NBN cost blows out by at least AU$10bn and FTTN isn't launched yet
Comms Minister Turnbull says it's taken two years to do the sums on true construction costs
Communications minister Malcolm Turnbull has presented a cost overrun greater than AU$10 billion in the National Broadband nNetwork's (NBN's) peak funding requirements as a win because the former government's plan would have been worse.
“The project we inherited from the Labor party in 2013 had failed,” he said, discussing the new corporate plan for the company building the NBN. “Construction had stalled, if not stopped, in many parts of the country.”
Releasing the 2015-2018 corporate plan (PDF) that accompanied this morning's financial results, nbnTM, the company building the NBN, told journalists that by 2018 it expects to need at least $9.6 billion in peak funding beyond what the government is prepared to tip into the can in the form of equity or grants. By 2017, therefore, the company will be looking for lenders to support that debt.
The maximum “peak funding” – that is, the deepest the red ink gets before the business expects to have cash to pay it back – will be in the range $46 to $56 billion, but nbnTM says it's more likely to be $49 billion.
That's far more than the $43 billion the previous government allocated for the old “failed” project, but the government's review into the NBN had found it would cost around $30 billion more than that figure, Turnbull said.
Over the period of the current three-year plan, nbnTM CEO Bill Morrow said the network will reach four million premises, of which 20 per cent will be FTTP, compared to 72 per cent on fibre-to-the-node (FTTN) and hybrid fibre-coax (HFC).
That assumes that by 2018, 1.67 million premises will be activated on FTTN, along with about a million HFC premises, and 1.3 million on the by-then-tapering-off FTTP rollout.
Asked whether the blowout meant nbnTM's forecasts have a credibility problem, Turnbull said: “Under the Labor party neither the company nor the Labor government actually knew what it would cost or how long it would take to complete the project.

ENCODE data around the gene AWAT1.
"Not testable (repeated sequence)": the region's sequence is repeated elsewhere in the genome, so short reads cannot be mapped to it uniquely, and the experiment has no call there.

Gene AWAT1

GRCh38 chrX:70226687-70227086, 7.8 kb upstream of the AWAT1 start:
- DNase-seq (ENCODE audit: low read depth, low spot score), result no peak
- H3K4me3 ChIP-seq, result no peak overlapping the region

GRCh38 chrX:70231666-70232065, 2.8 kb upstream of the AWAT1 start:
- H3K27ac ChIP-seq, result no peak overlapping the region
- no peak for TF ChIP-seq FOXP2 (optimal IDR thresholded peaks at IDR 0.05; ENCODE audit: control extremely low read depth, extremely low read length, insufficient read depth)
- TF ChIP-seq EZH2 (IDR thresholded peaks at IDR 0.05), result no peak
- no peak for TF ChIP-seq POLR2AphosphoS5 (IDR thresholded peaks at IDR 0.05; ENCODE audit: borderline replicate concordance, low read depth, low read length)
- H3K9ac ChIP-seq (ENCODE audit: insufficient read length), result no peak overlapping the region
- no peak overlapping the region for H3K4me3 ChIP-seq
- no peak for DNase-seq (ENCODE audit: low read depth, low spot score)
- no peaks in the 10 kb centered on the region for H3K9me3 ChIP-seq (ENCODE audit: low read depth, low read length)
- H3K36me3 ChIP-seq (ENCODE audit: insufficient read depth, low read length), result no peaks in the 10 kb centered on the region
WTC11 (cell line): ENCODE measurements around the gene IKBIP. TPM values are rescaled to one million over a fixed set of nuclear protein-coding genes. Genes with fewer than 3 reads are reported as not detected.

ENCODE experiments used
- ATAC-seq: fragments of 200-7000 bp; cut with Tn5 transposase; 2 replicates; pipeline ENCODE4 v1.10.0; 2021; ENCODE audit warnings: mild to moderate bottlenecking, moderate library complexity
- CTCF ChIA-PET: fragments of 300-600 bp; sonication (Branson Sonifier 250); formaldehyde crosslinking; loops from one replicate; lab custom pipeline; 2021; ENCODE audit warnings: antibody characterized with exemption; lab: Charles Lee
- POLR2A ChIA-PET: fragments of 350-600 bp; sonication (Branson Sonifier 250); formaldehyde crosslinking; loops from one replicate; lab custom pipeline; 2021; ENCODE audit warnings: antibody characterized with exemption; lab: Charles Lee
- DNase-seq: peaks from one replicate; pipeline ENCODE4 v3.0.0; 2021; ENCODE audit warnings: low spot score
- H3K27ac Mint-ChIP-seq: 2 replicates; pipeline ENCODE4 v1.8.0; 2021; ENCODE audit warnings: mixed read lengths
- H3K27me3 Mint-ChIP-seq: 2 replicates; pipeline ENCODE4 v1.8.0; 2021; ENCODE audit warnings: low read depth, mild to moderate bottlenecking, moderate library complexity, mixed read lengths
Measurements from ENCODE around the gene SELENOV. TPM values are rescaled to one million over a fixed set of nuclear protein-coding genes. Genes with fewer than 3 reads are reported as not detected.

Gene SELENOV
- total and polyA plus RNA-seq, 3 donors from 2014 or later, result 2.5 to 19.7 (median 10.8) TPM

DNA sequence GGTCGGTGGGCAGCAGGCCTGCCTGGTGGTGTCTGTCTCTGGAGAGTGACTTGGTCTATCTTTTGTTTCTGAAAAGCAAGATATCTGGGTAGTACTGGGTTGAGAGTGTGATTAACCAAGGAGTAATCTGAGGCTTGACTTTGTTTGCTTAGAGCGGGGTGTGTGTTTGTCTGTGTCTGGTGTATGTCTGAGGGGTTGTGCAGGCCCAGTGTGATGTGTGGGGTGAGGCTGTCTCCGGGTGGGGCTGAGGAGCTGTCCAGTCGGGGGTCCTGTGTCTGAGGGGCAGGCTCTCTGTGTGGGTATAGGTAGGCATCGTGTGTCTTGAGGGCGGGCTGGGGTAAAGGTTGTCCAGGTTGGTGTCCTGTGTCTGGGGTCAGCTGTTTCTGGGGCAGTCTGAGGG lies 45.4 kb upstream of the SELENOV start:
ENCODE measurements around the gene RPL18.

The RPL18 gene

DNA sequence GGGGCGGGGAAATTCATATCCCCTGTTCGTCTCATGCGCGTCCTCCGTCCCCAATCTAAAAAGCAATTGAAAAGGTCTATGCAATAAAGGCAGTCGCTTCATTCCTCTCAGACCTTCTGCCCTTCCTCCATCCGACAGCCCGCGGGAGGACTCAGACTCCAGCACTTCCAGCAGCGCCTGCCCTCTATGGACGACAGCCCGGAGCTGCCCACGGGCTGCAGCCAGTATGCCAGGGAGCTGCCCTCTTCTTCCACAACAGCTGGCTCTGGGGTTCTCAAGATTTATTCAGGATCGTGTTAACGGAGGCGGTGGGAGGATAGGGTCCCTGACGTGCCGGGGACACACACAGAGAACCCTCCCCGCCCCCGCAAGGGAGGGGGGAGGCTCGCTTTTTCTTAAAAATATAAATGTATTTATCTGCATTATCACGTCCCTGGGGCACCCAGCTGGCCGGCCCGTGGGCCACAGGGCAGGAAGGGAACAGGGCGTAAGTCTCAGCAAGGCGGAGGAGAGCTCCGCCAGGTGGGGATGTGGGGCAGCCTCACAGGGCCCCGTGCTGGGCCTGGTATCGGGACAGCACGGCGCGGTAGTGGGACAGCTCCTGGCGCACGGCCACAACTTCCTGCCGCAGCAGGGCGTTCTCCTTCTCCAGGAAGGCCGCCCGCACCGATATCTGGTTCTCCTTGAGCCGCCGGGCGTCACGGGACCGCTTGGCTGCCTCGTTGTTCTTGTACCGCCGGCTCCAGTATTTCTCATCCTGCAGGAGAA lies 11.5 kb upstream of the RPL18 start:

“We're confident that the numbers are now right,” he said.
Commencing the next election campaign or re-enacting the last, Turnbull told the press that the member for the seat of Eden-Monaro's Mike Kelly, in asking for fibre rollout, was asking for the rollout to be “delayed for six to eight years”.
“The cost differential … is about $30 billion but the time delay is larger,” Turnbull said.
Morrow attributed the change in the company's financial position to different predictions about HFC revenue, greater than forecast operational expenditure, and an extra $4 billion set aside for capital expenditure.
Given the scale of the project, Morrow said an eight billion departure from forecasts was not unusual.
Morrow assured the media that the current FTTP rollout – around 1,500 premises ready for service per day – could not be bettered with that technology, whereas each node connected to fibre serves the roughly 150 premises connected to it.
+Comment: Since the HFC networks require more upgrades than construction, and the data for FTTP is now based on more than 700,000 premises, the FTTN part of the network appears (to El Reg) to carry the greatest risk for future blowouts in the future.
However, neither Turnbull, Morrow, or CFO Stephen Rue see it that way. Turnbull noted the year's work preparing this corporate plan.
Rue said “We have done substantial trials in fibre-to-the-node. We've built nodes, so we know the cost of doing that.” Similarly, “We have equipment supply … and construction partner agreements in place”.
Morrow said “we have over 200,000 premises on FTTN”. The Register has sought clarification on this point from nbnTM. ®
Update: The company has backed Morrow's statement that 200,000 FTTN premises have been installed in advance of the commercial launch of the service. Another 400,000 on 2,000 nodes are under construction. ®